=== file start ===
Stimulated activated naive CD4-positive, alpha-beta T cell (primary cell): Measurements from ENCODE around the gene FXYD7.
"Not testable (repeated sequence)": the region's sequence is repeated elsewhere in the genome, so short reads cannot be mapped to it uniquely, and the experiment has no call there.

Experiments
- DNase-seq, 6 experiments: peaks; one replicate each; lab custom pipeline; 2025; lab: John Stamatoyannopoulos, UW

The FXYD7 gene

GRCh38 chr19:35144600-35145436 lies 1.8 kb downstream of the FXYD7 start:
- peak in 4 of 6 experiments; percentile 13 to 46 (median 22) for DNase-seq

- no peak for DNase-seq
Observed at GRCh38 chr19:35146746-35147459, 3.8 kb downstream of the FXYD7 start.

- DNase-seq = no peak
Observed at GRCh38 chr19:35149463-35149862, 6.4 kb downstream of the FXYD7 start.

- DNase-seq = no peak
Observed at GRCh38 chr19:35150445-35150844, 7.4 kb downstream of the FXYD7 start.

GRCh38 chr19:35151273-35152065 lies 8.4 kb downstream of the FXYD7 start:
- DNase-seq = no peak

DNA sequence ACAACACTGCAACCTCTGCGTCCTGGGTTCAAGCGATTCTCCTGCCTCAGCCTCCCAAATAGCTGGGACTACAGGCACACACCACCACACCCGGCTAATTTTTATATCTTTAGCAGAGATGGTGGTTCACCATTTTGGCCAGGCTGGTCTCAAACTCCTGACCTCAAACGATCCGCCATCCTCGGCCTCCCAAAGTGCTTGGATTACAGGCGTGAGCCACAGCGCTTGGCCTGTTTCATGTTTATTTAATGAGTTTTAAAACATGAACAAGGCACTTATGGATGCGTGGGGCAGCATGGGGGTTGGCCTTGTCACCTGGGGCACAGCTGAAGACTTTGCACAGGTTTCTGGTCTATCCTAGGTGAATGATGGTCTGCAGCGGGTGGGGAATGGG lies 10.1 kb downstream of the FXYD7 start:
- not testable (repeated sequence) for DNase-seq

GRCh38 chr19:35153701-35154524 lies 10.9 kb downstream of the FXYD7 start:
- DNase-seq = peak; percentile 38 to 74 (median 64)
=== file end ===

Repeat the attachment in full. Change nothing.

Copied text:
Stimulated activated naive CD4-positive, alpha-beta T cell (primary cell): Measurements from ENCODE around the gene FXYD7.
"Not testable (repeated sequence)": the region's sequence is repeated elsewhere in the genome, so short reads cannot be mapped to it uniquely, and the experiment has no call there.

Experiments
- DNase-seq, 6 experiments: peaks; one replicate each; lab custom pipeline; 2025; lab: John Stamatoyannopoulos, UW

The FXYD7 gene

GRCh38 chr19:35144600-35145436 lies 1.8 kb downstream of the FXYD7 start:
- peak in 4 of 6 experiments; percentile 13 to 46 (median 22) for DNase-seq

- no peak for DNase-seq
Observed at GRCh38 chr19:35146746-35147459, 3.8 kb downstream of the FXYD7 start.

- DNase-seq = no peak
Observed at GRCh38 chr19:35149463-35149862, 6.4 kb downstream of the FXYD7 start.

- DNase-seq = no peak
Observed at GRCh38 chr19:35150445-35150844, 7.4 kb downstream of the FXYD7 start.

GRCh38 chr19:35151273-35152065 lies 8.4 kb downstream of the FXYD7 start:
- DNase-seq = no peak

DNA sequence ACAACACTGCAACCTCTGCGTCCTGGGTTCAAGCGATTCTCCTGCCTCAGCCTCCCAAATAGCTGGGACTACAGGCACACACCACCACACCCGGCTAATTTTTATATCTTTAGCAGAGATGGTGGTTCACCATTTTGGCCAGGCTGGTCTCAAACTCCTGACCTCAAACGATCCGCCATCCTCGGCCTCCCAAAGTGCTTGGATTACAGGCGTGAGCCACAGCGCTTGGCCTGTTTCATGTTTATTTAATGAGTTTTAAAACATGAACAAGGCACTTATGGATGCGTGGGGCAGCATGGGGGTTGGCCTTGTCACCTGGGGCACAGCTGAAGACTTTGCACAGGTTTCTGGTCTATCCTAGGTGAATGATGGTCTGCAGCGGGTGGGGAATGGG lies 10.1 kb downstream of the FXYD7 start:
- not testable (repeated sequence) for DNase-seq

GRCh38 chr19:35153701-35154524 lies 10.9 kb downstream of the FXYD7 start:
- DNase-seq = peak; percentile 38 to 74 (median 64)